October 10 2018

Two Businesses Given Tobacco Sale Suspensions After Compliance Check Failure

By: Rich Hosford

The Board of Health cited two businesses for selling tobacco products to underage buyers and gave one of them the longest suspension available due to the number of times they had failed compliance checks.

First up was Burlington Citgo at 161 Bedford Street that failed a compliance check on September 26 when an employee sold a JUUL pen to an underage person working for the Board of Health. This was the second violation in a 36-month period, the time frame used by the board for subsequent offenses.

“Somebody under the age of 21 went in and attempted to purchase a JUUL and was able to purchase it because nobody asked for identification,” Burlington Health Agent Marlene Johnson said.

Board Chairman Wayne Saltsman expressed his dissaproval for the lapse.

“You know how we feel about this,” he said to the business owner. “So aside from the penalty you’ll be getting what are you going to do to ensure that Burlington Citgo will not be before us again.”

The owner said he had installed ID scanners on all the registers so whenever someone attempts to purchase a tobacco product their license or other certified identification must be scanned for the purchase to continue.

Still, the board followed the regulations and voted to impose a seven-day suspension of tobacco sales for the business that will run from Monday, October 15 until the end of business on Sunday, October 21.

“We have no choice,” Board Vice-Chair Ed Weiner said. “You’ve seen the ordinance and the policy. We find no pleasure in doing this, especially to a small business, but this is the second time.”

The second business before the board was Town Pantry at 85 Wilmington Road. It too had failed a compliance check on September 26 by selling a tobacco product to an underaged buyer. This was the third violation in the last 36 months with prior compliance check failures occurring in June of this year and in May of 2016.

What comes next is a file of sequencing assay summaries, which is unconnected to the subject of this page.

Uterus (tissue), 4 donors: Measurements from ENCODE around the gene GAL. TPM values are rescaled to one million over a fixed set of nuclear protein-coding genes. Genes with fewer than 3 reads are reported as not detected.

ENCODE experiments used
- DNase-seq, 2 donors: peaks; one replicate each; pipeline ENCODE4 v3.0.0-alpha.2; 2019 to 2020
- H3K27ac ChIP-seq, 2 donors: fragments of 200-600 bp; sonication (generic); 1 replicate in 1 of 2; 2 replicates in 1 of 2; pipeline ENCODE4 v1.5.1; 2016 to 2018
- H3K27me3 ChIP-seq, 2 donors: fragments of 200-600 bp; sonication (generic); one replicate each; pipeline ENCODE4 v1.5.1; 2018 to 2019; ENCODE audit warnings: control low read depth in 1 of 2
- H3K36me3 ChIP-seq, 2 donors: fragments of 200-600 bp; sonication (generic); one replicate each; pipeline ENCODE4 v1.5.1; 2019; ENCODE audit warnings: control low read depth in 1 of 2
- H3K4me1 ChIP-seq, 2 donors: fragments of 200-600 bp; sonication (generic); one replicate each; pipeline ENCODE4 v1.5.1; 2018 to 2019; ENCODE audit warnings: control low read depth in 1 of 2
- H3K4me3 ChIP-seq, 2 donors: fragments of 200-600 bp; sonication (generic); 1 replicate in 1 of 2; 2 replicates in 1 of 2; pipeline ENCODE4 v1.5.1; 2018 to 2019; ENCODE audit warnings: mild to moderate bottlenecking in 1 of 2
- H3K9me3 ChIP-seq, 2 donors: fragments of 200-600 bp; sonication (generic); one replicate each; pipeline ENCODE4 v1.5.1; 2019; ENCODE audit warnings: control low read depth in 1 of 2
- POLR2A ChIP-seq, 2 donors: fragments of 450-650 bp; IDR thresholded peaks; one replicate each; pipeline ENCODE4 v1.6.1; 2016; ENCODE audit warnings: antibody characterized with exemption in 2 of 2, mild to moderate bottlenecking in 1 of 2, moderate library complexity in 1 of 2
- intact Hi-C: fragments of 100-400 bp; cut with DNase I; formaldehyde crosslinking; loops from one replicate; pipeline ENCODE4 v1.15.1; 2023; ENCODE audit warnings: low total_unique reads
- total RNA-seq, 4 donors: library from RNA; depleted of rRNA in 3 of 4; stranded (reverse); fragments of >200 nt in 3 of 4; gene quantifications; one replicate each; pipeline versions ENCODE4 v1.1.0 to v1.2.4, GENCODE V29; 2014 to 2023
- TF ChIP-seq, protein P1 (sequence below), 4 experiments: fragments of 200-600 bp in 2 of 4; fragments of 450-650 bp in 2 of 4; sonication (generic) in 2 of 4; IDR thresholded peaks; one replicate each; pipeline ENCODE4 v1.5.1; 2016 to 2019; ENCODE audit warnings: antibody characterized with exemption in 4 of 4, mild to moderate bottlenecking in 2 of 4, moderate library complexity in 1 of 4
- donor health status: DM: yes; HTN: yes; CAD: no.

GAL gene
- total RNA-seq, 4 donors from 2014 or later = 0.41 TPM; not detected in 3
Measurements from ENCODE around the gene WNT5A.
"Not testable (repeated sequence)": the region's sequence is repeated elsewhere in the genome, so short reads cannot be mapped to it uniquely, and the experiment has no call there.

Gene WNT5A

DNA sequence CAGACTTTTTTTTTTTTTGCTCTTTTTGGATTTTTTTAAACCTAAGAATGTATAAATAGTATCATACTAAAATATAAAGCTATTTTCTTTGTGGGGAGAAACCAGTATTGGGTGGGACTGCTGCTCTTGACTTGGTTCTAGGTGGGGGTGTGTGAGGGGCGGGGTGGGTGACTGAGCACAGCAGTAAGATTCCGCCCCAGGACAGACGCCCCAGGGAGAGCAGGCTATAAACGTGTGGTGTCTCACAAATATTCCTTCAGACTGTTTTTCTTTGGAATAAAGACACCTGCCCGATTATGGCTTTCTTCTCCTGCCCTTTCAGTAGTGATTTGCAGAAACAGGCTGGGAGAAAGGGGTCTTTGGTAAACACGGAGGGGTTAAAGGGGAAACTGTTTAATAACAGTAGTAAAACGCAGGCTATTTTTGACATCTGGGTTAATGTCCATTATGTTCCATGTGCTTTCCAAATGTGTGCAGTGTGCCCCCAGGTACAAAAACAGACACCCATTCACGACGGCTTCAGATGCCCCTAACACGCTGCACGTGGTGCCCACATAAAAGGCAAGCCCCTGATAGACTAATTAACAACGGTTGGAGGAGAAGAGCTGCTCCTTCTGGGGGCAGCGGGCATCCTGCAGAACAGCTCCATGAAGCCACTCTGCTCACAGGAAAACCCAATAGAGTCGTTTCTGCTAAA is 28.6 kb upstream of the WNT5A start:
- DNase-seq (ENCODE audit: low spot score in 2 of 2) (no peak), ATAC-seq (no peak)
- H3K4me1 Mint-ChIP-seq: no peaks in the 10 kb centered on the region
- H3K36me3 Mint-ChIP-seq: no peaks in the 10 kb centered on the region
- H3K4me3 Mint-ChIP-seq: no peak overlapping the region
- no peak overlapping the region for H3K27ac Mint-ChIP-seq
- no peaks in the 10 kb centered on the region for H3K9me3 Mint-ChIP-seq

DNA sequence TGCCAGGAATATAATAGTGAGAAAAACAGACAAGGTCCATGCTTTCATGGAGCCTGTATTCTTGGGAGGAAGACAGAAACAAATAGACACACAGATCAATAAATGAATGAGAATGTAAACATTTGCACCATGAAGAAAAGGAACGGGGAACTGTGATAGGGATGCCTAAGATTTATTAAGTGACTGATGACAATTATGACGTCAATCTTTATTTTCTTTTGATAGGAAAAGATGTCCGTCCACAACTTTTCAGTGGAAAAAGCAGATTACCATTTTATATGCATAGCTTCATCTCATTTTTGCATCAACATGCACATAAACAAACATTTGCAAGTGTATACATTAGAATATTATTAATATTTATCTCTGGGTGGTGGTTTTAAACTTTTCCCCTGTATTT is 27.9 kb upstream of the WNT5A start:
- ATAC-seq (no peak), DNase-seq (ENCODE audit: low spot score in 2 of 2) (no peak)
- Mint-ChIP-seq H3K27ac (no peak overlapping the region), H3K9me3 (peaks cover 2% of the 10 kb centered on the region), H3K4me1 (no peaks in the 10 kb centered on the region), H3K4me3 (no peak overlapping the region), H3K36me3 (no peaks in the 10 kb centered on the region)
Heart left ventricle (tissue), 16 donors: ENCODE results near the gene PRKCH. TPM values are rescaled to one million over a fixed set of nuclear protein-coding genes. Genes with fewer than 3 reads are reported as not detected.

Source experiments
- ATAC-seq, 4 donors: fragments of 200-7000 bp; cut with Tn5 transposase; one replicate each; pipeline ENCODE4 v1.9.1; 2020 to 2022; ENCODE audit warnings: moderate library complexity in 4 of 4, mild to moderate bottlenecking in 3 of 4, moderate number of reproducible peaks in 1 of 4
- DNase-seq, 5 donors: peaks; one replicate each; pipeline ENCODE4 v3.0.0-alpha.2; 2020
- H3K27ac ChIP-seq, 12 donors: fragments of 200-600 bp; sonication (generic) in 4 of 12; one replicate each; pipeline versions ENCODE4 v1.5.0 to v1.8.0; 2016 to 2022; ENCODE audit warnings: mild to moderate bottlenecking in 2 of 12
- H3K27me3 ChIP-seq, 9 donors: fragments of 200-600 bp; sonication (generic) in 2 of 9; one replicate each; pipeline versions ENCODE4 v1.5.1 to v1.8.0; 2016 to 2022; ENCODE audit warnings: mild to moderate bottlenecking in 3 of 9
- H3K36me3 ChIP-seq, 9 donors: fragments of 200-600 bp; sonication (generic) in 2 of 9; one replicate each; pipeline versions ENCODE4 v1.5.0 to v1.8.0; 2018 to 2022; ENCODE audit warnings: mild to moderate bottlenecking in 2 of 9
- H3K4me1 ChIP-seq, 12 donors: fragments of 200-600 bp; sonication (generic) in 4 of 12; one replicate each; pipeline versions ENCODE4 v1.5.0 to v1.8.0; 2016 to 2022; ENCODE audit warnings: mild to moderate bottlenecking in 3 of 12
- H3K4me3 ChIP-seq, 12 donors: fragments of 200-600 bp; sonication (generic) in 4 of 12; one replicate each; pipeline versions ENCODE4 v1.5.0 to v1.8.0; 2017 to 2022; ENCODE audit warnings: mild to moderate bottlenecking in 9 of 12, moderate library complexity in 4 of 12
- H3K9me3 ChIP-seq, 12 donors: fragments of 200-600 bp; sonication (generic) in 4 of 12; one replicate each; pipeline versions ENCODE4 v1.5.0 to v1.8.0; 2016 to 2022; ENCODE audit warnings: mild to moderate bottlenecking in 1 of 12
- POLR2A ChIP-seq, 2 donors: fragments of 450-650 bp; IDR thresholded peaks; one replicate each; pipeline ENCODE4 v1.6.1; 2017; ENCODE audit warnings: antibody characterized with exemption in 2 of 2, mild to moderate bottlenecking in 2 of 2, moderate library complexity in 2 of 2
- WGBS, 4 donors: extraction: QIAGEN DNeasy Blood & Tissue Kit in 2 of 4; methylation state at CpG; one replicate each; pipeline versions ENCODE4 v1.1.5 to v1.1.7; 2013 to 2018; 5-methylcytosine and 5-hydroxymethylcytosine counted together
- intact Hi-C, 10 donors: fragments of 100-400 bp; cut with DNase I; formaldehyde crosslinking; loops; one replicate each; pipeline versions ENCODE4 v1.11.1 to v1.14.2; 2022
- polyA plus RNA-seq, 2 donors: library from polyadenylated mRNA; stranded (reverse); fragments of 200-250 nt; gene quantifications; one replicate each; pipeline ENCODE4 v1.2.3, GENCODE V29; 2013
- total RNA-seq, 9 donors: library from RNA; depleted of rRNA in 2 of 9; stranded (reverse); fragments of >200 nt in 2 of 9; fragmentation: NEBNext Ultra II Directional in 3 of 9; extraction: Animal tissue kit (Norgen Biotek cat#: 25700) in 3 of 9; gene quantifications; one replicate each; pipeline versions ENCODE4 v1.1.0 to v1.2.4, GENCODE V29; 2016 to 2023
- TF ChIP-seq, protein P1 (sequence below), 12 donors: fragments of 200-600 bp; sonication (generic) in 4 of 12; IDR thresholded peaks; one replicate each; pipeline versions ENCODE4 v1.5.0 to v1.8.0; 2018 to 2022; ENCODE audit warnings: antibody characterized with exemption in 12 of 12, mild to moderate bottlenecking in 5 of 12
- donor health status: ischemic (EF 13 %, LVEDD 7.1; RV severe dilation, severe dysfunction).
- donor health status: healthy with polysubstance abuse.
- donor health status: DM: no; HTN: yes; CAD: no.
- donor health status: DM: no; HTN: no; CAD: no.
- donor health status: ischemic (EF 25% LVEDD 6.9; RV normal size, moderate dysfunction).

Saltsman noted that the June violation was the last compliance check the board had undertaken and said he was disappointed to see the business back for another hearing.

“I don’t know what to say,” he said. “You’re in my neighborhood and it hurts me to imagine that you are not advocating for our kids like we are. You were just here.”

Johnson said the regulation for a third violation is a 30-day suspension of tobacco sales and the board voted to impose a suspension that will run from Monday, October 15 to the end of business on Tuesday, November 13.

“Again, you’re a small business man and it hurts me to have to do this but clearly this continues to happen and we’re trying to protect the community,” Weiner said. “Unfortunately this has happened again.”

The business owner, who said roughly 60-percent of his business is tobacco sales, asked for a two-week suspension instead. That request was denied.

“The regulation is for 30 days, these are the rules, this is how we advocate for the town,” Saltsman said. “We hope a 30-day freeze on your sales will help you enforce things moving forward.”

The owner said he too had updated his cash registers and that all tobacco sales will be checked. He also said the employee who sold the product to the underage buyer had been fired.

Finally, Johnson warned that a fourth violation could bring either another 30-day suspension or prompt a revocation hearing of the business’s right to sell tobacco at all.  

“We’d hate to have to talk to you about revocation,” Saltsman said.


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